In the past year, start-ups worldwide have collected as much venture capital as never before, according to a recent study. In Germany, investors rely primarily on artificial intelligence.
With a total of $ 254 billion, start-ups worldwide received a new record sum of investors last year. The venture capital provided increased by almost 50 percent compared to 2017 with 174.6 billion dollars, calculated the accounting firm KPMG in a published evaluation.
Risk capital is now more concentrated around the globe, according to study authors. “Despite the new investment record, the number of deals worldwide has dropped. Investors are now paying more attention to what they are investing in, “says KPMG partner Stefan Kimmel.
Higher amounts in the game
Some exceptionally high levels of funding have a strong impact on statistics, with $ 14 billion spent on China’s Fintech Ant Financial alone in the first half of the year. At the end of the year, US e-cigarette maker Juul slumped 12.8 billion. According to KPMG, the number of so-called unicorns also rose sharply with these mega-deals: 94 of these young companies valued at over one billion dollars were on the move worldwide in 2018, compared with 53 in the previous year.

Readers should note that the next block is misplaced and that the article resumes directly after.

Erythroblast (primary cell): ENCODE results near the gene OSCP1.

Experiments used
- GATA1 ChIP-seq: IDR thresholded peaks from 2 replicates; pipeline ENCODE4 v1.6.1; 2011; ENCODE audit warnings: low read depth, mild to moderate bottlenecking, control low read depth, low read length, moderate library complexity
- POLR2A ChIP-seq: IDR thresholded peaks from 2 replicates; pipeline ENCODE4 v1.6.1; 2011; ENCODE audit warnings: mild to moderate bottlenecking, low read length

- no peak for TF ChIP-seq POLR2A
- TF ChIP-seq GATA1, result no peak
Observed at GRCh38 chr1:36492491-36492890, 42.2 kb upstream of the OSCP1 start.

As noteworthy, the authors of the study point out that start-ups since 2010 increasingly raise financing rounds: on average, they received in 2010 still 5.5 million dollars in the growth phase, 2018 there were already 11.5 million – more than twice as much. This trend can also be seen in early financing rounds.
More deals in Germany
According to KPMG, particularly promising prospects for fresh capital in Germany are above all young companies with business models relating to Artificial Intelligence (AI). “It can be assumed that in Germany, too, this year a lot of money will flow into start-ups that deal with AI applications. Because this technology is still in the early stages of development in this country, “says KPMG partner Tim Dümichen. For the “Venture Pulse” study, auditors regularly analyze worldwide venture capital investments using figures from the Pitch Book database.
In the German start-up world, the consulting firm EY notes both higher investment totals and more deals, as shown by a recent evaluation for the year 2018. At just under 4.6 billion euros EY quantifies the funds that young digital companies have taken from investors, through IPOs or even through crypto currencies.